The Metropolitan Museum of Art New York receiving a tip after Kim’s photo from the Met gala went viral.

The Manhattan assistant district attorney was emailed the photo by an anonymous informant in the Middle East, saying he recognized the coffin and knew it had been looted. Museum officials saying they bought the sarcophagus for $4 million from an art dealer in Paris in 2017, but were fooled by fake papers saying it had been legitimately exported decades ago.

John: Wow. Say what you want about Kim Kardashian — the woman has a real knack for producing incredible images, just by standing next to men that look like they died a long time ago. It turns out, Nedjemankh’s coffin had been stolen during the Egyptian uprising in 2011. And as the story unraveled, it became clear the Met should’ve been a lot more suspicious when it was offered to them. Because the red flags included three conflicting ownership histories, the involvement of known traffickers, and a forged export license that bore the stamp “Arab Republic of Egypt” before the country used that name. And that’s too many red flags! It’d be like if Madame Tussaud’s bought and displayed a clearly alive James Spader. Your only job was to make sure this celebrity was wax, how’d you fuck this up so badly? Now, the Met’s since relinquished the coffin and apologized to Egypt. But a museum’s approach to provenance research can’t be “do nothing until Kim Kardashian takes a photograph in front of one of our objects and we’re humiliated on the international stage.” This can’t be her responsibility — she’s too busy revolutionizing shapewear! And it’s worth noting: in the last five years the Met has had no fewer than nine search warrants executed on it, resulting in 37 pieces being seized. And none of this is a victimless crime. Because the trafficking of looted antiquities has financed some of the world’s worst actors, from the genocidal Khmer Rouge in Cambodia to the Islamic State in Iraq and Syria. And the harm also extends to the personal level. Because, again, if I can impress one thing on you, it’s that when these objects end up in the west, we put them behind glass and call them art. But in their home contexts, they can be much more. For instance, this stolen, sacred statue was in a Dallas museum until March of last year, and when it was finally returned to Nepal, it was immediately put back into use for religious worship. There’s just a level of abject callousness on display here — which, to be fair, some institutions are finally coming to terms with. Take the University of Aberdeen in Scotland. It recently began reassessing objects in its collection, and facing the grim realities of what it had been holding onto, like this glass sphere. The story behind how it got to Aberdeen is both fascinating and horrifying.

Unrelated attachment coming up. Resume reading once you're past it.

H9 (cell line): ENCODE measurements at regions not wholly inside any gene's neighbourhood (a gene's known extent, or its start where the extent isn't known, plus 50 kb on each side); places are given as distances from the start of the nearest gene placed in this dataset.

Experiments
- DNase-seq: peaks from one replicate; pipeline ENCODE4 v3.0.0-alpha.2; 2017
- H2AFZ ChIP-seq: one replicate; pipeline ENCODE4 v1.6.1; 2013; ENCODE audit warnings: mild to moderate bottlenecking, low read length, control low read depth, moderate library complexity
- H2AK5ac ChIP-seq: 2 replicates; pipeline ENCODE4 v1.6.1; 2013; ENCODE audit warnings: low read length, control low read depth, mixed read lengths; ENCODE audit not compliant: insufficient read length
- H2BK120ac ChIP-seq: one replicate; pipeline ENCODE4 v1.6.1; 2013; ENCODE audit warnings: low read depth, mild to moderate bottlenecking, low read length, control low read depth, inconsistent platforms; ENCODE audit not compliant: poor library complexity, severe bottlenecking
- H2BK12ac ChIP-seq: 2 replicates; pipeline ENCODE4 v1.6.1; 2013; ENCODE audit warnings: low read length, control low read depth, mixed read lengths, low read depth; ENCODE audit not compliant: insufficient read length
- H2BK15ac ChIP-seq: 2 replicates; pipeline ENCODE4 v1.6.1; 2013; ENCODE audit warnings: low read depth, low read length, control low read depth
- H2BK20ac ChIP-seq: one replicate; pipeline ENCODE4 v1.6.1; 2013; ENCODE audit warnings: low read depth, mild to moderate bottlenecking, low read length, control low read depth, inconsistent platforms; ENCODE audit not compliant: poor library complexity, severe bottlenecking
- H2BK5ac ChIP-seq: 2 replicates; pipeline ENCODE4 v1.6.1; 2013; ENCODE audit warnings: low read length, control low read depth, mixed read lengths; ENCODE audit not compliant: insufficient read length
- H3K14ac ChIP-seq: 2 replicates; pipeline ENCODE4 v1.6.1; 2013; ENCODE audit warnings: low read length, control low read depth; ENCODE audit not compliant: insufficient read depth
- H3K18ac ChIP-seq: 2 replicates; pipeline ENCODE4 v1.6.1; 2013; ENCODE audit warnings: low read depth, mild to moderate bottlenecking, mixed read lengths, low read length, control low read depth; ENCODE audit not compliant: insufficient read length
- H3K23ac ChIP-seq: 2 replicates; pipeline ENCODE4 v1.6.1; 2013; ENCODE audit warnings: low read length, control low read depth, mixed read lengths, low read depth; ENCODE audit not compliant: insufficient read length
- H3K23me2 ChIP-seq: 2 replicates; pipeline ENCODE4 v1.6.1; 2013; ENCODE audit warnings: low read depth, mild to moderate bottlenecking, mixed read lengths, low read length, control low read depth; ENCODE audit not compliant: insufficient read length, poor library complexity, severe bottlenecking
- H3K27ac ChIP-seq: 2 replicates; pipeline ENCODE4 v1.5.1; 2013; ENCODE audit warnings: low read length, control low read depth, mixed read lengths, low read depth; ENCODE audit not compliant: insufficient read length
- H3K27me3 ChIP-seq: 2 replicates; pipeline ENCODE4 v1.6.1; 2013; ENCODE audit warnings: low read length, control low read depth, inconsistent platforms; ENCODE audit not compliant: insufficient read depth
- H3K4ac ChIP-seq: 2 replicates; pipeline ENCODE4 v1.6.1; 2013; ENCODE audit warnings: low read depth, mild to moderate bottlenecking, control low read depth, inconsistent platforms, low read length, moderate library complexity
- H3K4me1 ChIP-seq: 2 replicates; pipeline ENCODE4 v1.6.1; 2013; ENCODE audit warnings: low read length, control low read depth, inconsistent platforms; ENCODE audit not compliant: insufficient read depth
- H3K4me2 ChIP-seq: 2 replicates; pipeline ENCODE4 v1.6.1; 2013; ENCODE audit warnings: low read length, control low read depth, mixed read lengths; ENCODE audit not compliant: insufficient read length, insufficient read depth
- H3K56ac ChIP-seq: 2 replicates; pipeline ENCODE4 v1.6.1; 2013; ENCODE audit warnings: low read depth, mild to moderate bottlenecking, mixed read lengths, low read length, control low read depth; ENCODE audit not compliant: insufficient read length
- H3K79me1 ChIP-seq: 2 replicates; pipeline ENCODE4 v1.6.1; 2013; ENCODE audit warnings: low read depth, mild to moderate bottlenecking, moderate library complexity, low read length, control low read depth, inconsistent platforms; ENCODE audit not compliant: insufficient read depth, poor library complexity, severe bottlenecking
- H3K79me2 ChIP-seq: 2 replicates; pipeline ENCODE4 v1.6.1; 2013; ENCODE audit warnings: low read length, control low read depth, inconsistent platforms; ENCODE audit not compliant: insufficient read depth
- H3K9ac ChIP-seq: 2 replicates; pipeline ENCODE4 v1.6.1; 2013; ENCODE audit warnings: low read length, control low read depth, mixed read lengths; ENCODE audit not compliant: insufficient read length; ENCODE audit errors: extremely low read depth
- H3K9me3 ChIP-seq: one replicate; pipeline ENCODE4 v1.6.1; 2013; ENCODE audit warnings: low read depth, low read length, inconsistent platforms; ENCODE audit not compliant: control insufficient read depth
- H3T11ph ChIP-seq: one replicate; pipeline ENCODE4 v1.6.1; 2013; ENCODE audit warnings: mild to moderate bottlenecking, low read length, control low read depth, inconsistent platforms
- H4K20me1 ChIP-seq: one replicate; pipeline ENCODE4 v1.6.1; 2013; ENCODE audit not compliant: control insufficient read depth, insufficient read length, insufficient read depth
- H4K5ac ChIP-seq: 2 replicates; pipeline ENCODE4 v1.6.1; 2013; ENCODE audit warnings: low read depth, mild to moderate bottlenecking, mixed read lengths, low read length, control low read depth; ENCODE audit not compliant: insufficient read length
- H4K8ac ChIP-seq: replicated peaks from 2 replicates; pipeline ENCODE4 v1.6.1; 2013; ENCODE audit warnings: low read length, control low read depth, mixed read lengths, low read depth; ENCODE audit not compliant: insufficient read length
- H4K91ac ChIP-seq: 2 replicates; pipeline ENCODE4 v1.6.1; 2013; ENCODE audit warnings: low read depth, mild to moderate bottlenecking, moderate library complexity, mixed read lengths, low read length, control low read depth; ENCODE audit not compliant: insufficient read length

This Hindu holy man had been challenged to hold the glass sphere for 12 years in order to obtain a beneficial afterlife. He only managed eight.

Subsequently, we discovered that in the anatomical collection of human skulls, we have his skull. >>Wow.

Is that his head?

That is, yeah.

Let’s have a look. Gosh.

That’s him.

Amazing and awful at the same time, isn’t it? They’re cremated, aren’t they, Hindus? And he hasn’t been cremated. That’s profoundly offensive, isn’t it? And here we are in the 21st century and we still haven’t put this person to rest.

No. No.

God, that’s terrible, isn’t it?

John: Yes, it is for about a hundred reasons. Because a head in a box is less something you’d expect to find at an academic institution, and more in the basement of a serial killer. And that’s emblematic of so much here — the fact that, for so long, not only did no one see the significance of that object to that man, no one saw that man as significant, period. So. What can be done? Well, some institutions like the University of Aberdeen have been taking this reckoning seriously. They’re beginning discussions with a local Hindu temple about what to do with that man’s remains. They actually also had a Benin Bronze, which they repatriated late last year. Which is great. But too often, the reckoning only goes so far. A few years ago, the UK’s National Army Museum returned to Ethiopia a stolen lock of hair belonging to an Ethiopian emperor, but took pains to point out that it was “definitely not a precedent.” Look: the fact is, museums should be getting asked hard questions about every aspect of both their acquisition process and their collections, as part of a long-overdue conversation about where their items came from, and whether anyone wants them back. Some countries might even be willing to loan items out to museums around the world, but with a clear understanding of who actually owns them. The point is, that conversation should be led by the groups those items originally belonged to. Because while obviously, museums shouldn’t be violating the law, they shouldn’t be violating basic moral decency, either. There is so much we need to do to reckon with the harms, past and present, of colonialism. But this should be the easy part. And until such time as we genuinely engage in that reckoning, I’d like to present a potential plan b.